HEBER SPRINGS — Nearly every morning, unless someone is sick, Matthew Bunch meets up with two friends at McDonalds for coffee and the latest news around this small town in the foothills of the Ozarks.
Much of the conversation surrounds the races for Cleburne County sheriff and county judge, but sometimes Bunch and Ron Allsup, both Democrats, and Republican Terry Kemp talk about the 1st District congressional race.
One thing that surprises them is how little they’ve seen of Democratic candidate Scott Ellington around town during the campaign.
"I don’t remember him being here at all," Allsup said during a morning meeting of the friends one day last week.
Ironically, on that very day Ellington had planned campaign stops in Heber Springs and Batesville but had to cancel because of his full-time job as 2nd Judicial District prosecutor.
"It has been a balancing act and you have to adapt," Ellington said one afternoon last week while on his way from Jonesboro to a party-sponsored event in Hazen. "It’s been a lot of early mornings and late nights."
Ellington faces incumbent Republican Congressman Rick Crawford in the Nov. 6 general election, along with Green Party candidate Jacob Holloway of Jonesboro and Libertarian Party candidate Jessica Paxton on Marion.
Since Ellington announced his candidacy in late April, it has not been uncommon for planned campaign events to be rescheduled or scrubbed altogether because regular duty called.
In fact, Ellington did not campaign at all in July because he was prosecuting a capital murder case against Jerry Lard, who was accused in the 2011 shooting death of Trumann police officer Jonathan Schmidt. Lard was convicted of capital murder and attempted capital murder in Greene County Circuit Court. He was sentenced to death.
"My prosecutorial duties certainly take a great deal of time," Ellington said, making it difficult to campaign in the predominantly rural district that encompasses 29 counties and stretches from the Missouri border in the north to the Louisiana border in the south, and from the Ozark National Forest in west-central Arkansas to the Mississippi Delta at the far southeastern tip of the state.
"It’s not particularly easy," he said. "I certainly have tried to reach and touch folks all the way around the district as much as I can. Rarely do we go unless there is some sort of event, but now it’s more of the stopping at the coffee shops and shaking hands, and that’s a morning thing."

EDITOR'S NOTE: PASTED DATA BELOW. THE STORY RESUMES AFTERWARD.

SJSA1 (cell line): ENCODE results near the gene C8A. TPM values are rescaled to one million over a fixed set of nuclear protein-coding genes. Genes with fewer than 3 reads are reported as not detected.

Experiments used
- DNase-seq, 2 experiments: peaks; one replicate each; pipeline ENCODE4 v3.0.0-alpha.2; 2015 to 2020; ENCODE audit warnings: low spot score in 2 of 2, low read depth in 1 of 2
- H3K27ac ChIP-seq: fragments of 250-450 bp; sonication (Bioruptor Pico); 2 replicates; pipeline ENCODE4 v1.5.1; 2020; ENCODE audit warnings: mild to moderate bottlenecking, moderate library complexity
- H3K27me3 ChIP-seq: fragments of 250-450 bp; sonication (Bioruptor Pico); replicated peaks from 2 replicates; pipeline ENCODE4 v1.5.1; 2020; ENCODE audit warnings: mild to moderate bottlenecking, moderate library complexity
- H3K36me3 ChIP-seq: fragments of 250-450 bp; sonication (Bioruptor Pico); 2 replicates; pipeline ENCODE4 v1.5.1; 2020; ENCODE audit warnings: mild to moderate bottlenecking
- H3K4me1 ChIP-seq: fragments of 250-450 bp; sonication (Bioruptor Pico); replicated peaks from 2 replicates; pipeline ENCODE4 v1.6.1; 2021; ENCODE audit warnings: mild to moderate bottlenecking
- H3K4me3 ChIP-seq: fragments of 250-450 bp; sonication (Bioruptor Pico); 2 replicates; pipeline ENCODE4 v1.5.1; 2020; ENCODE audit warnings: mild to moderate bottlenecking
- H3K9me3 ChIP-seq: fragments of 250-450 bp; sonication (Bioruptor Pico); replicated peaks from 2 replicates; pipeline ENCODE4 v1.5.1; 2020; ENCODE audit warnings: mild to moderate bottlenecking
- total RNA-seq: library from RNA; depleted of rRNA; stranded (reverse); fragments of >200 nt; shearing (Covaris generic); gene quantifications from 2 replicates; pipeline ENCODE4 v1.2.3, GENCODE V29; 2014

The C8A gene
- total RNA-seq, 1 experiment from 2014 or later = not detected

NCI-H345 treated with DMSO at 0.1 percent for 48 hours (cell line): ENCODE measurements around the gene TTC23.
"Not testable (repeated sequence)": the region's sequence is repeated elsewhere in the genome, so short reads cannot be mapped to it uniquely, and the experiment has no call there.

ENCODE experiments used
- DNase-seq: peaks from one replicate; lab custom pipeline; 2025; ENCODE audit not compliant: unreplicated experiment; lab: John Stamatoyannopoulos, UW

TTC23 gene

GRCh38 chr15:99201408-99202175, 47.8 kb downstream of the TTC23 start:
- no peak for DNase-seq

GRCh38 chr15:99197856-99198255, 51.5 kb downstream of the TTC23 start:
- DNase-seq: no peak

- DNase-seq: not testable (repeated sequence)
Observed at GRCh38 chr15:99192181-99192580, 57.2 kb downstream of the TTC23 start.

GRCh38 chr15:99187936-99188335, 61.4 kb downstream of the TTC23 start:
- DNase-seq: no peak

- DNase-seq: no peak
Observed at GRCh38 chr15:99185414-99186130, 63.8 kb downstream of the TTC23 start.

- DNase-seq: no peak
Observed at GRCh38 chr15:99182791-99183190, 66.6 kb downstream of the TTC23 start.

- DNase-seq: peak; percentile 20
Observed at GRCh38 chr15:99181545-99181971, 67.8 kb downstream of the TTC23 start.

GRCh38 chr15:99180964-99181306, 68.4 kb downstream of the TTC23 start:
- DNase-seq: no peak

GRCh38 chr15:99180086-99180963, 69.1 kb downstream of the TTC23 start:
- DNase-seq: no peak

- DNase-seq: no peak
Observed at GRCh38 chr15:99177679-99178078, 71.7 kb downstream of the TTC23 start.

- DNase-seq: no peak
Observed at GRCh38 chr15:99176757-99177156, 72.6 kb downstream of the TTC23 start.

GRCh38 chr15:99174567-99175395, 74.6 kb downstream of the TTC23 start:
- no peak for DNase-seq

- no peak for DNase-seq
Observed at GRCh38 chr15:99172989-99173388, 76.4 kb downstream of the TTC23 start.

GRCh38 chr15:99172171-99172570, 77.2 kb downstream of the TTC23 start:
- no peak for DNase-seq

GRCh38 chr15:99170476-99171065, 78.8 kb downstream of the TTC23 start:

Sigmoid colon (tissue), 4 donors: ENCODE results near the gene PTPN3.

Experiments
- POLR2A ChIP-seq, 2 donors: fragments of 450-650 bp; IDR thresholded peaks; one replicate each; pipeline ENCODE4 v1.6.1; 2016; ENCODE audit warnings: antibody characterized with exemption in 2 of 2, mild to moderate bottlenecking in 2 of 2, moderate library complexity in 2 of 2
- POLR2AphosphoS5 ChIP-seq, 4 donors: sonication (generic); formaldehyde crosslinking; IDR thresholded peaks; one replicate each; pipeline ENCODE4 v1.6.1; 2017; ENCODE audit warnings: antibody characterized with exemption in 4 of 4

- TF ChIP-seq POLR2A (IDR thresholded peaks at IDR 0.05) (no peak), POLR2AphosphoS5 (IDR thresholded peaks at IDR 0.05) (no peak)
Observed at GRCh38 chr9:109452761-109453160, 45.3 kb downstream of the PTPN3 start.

Until a few weeks ago, Elliington said, the November general election was hardly on people’s minds in a district where farmers worry more about their crops and making sure they were harvested. People across the region began paying more attention after the first presidential debate between President Obama and Gov. Mitt Romney.
Ellington, 49 is perhaps best known for brokering a plea deal that freed three men convicted in the 1993 deaths of three West Memphis second-graders. He said reporters ask him about that case more than residents of the district. The people of the district are more concerned about the economy, he said.
"I think my interests are with the folks that have to work every day or are without a job," said Ellington, noting his middle-class upbringing — his mother worked at a school cafeteria and father worked at factory in Jonesboro — reflect the ideals and concerns of most residents of the district.
"My opponent votes 94 percent of the time with the Republican Party," he said. "I don’t necessarily agree that is paying attention … to the will of the people of this district."
Ellington said he often gets asked about the gridlock in Washington and what can be done to get Democrats and Republicans to work together.
"What I tell people all the time is that I’m the prosecuting attorney of the second-largest judicial district in the state. We file approximately 7,000 felony cases in our district every year, but we can’t have 7,000 jury trials in our district every year," he said. "I know and have learned how to sit across the table from my opposition and negotiate an agreement of the facts that works for both sides."
Back at the Heber Springs McDonalds, Bunch and Allsup said they most likely will vote for Ellington, while Kemp says he will vote for Crawford.
"Vote Democrat is all I’m saying," said Allsup.
Bunch said he thinks the gridlock in Washington needs to stop, adding, "I think we’ve been sold out."
Later, Bunch suggested he and Obama might be distant cousins.
"I don’t say it too loud, but on the family tree, his grand pa and my great grand pa, I think, are kinfolk, but don’t put that on there because he’ll be wanting to get me involved in his business and I don’t want to get involved in his business," Bunch said with a smile.